So it’s the start of the summer opera season at Wormsley and we’re sitting there in evening dress in the middle of the Getty estate, looking at a beautifully detailed replica of a rundown English village hall. It’s superbly done: the canvas chairs and austerity-drab paintwork in Paul Curran’s new production of The Bartered Bride could surely have been found in any number of church halls in this corner of the Chilterns, at least in the 1950s when this production seems to be set. And then, having gone to painstaking lengths to relocate this definitive Slav national opera to rural England, Garsington flips our expectations straight back at us and has it sung in Czech.
Well, it wouldn’t be country-house opera without a few absurdities. The choice of language was, I believe, the preference of the conductor Jac van Steen, and a less dogmatic maestro you’ll never find. Smetana said that The Bartered Bride was ‘only a toy’, and it’d be a joyless soul who didn’t come away smiling from Curran’s sunny, vividly peopled world, with its gauche vicar, industrious district nurse and Brylcreemed rockers. The set for Act One provides both a public space for maypole dancing and matchmaking and a separate kitchen for more intimate confessions, generally delivered while buttering corned-beef sandwiches. Act Three’s circus stage, meanwhile, could have come straight out of the most traditional of Prague productions (the circus performers themselves sent the post-picnic audience wild).
My only major reservation, barring some splashy brass playing from the Philharmonia, was that all this activity left you unsure where to look, at least in the choral and dance scenes. It snapped brightly into focus whenever the young lovers Jenik (a bluff, hipster-bearded Brendan Gunnell) and Marenka (Natalya Romaniw) were together. Romaniw’s lustrous voice, in particular, was at maximum wattage; this bride was not going to be bartered without a fight. She brandished a breadknife, vamped it up with the stammering Vasek (Stuart Jackson, whose character would nowadays get a slot on The Undateables, and who came across here as wholly lovable) and stormed off to the kitchen to take out her frustration on a Victoria sponge.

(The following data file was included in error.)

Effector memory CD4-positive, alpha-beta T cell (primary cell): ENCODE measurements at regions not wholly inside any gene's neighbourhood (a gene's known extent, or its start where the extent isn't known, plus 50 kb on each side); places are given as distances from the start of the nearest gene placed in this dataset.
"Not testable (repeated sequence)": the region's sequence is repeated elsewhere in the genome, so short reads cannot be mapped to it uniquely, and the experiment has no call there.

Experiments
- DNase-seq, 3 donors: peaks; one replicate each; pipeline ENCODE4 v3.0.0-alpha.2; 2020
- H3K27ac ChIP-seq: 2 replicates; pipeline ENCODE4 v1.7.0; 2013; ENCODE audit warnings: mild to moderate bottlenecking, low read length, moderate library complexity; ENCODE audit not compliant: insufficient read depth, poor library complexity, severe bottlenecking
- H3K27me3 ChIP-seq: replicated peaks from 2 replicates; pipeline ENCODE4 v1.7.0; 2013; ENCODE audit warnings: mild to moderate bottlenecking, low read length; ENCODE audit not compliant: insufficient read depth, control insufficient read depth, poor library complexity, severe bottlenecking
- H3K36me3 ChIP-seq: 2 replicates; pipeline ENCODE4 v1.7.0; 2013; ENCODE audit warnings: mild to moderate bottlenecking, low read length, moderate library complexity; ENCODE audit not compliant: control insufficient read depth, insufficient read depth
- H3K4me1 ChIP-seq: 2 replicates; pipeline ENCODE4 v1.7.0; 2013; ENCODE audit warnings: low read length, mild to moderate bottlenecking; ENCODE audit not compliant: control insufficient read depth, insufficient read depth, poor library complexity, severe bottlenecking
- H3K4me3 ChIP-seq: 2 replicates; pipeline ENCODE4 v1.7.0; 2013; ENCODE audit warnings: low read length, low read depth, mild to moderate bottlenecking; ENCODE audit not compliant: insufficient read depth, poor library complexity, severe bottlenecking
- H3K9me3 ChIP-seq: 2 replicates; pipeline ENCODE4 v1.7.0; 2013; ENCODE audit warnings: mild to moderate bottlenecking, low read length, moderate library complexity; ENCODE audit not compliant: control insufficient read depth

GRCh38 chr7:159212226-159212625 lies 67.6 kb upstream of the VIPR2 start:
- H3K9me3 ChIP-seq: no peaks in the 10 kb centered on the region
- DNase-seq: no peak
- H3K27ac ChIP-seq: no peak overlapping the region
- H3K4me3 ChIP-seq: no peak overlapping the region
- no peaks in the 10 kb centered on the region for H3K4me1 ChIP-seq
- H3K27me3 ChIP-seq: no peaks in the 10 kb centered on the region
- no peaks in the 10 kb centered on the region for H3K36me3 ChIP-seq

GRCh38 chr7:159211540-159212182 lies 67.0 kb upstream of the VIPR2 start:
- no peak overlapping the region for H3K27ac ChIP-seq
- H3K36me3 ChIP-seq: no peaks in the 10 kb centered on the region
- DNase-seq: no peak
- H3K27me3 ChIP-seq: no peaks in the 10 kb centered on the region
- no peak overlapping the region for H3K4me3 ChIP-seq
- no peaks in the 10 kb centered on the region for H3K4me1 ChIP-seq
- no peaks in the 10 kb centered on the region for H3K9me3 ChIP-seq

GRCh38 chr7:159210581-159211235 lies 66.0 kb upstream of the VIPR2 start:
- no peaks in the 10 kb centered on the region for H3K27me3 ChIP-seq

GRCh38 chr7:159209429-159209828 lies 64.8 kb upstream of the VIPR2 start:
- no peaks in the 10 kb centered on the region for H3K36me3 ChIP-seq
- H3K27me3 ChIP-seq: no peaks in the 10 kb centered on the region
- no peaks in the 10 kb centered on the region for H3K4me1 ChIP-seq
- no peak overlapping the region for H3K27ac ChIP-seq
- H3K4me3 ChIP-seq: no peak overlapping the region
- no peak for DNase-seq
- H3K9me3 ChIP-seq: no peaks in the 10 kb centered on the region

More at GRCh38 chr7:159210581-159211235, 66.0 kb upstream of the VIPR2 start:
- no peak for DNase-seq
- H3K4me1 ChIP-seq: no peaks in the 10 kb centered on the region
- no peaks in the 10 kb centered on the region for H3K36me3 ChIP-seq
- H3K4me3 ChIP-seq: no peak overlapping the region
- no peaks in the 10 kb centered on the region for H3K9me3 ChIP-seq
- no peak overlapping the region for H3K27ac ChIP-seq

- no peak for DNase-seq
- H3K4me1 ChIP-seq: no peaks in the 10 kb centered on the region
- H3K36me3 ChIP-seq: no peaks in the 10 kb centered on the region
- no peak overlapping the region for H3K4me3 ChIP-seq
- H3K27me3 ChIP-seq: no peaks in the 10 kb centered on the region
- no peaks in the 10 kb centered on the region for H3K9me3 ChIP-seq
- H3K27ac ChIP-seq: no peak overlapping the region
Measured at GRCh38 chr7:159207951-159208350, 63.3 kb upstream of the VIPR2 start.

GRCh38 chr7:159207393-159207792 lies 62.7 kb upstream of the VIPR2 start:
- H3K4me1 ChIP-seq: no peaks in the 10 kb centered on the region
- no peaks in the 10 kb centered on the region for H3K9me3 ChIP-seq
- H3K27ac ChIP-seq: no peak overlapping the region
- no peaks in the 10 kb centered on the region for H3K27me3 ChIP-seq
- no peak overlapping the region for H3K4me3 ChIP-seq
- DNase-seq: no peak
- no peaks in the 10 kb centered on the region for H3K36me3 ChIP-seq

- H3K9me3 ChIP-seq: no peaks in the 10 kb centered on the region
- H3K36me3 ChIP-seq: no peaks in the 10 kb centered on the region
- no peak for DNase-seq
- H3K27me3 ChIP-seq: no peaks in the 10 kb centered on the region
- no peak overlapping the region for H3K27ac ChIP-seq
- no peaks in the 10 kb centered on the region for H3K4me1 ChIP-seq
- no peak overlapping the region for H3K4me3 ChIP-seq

The nearest she came to meeting her match was in Joshua Bloom’s marriage-broker Kecal — a beady-eyed operator in brown and white brogues whose glorious, all-engulfing bass tone was one of the evening’s many sonic treats. His final defeat felt very temporary, while Jenik’s reunion with his estranged father supplied just enough real emotion to convince you that it all mattered (The Bartered Bride isn’t an opera that admits very much darkness). Van Steen kept it skipping along; Lara Marie Müller as the circus girl Esmeralda was as nimble in her upper register as she was on her pins, and by the end — with lovers united, acrobats stacked four high and the audience yelling for more — it felt as though we’d just seen the ideal summer opera.
Michael Boyd’s new production of Don Giovanni opened the following night, and we learned from the souvenir silk scarves in the gift shop that it was to be — and you didn’t see this coming, did you? — a #MeToo Don Giovanni. In reality, it was nothing of the sort. Boyd’s Giovanni is a Young British Artist, first seen flinging buckets of paint at a white canvas. Leporello is his studio assistant and Elvira appears (at first, anyway) to be an artistic collaborator. It’s carried through with economy and wit (the final banquet is a KFC meal deal), but other than placing Elvira (Sky Ingram, plangent and touchingly sincere) front and centre, this was a fairly conventional interpretation. The final scene was cut altogether, ending the opera on Giovanni’s doom: a jarring reversion to Victorian practice, half-heartedly excused in a surtitle with a disingenuous reference to the opera’s première in ‘1788’ (trust me, you don’t want to go there).
At the outset, Giovanni had killed the Commendatore by spraying him with red paint. Amusing, but without seeing the Don commit at least one act of believably shocking violence the character loses much of his darkness — not a mortal sinner at the threshold of damnation, just a bit of a knob. Decide for yourself if that matters alongside the fact that the singing and characterisation was, for the most part, very enjoyable. Mireille Asselin (Zerlina) was bright and pointed, Trystan Llyr Griffiths floated his tenor sweet and high as Ottavio and Camila Titinger was dignified, if underused, as Anna. Douglas Boyd’s bouncy period-instrument orchestra rippled with colour, and the central relationship between Giovanni — a cocksure, steel-eyed Jonathan McGovern — and his put-upon wingman Leporello (sung with comparable style but discernibly more warmth by David Ireland) was a bromance for the ages, never more believable or entertaining than in their boisterous joint recitatives. That, at least, is usually a good sign.
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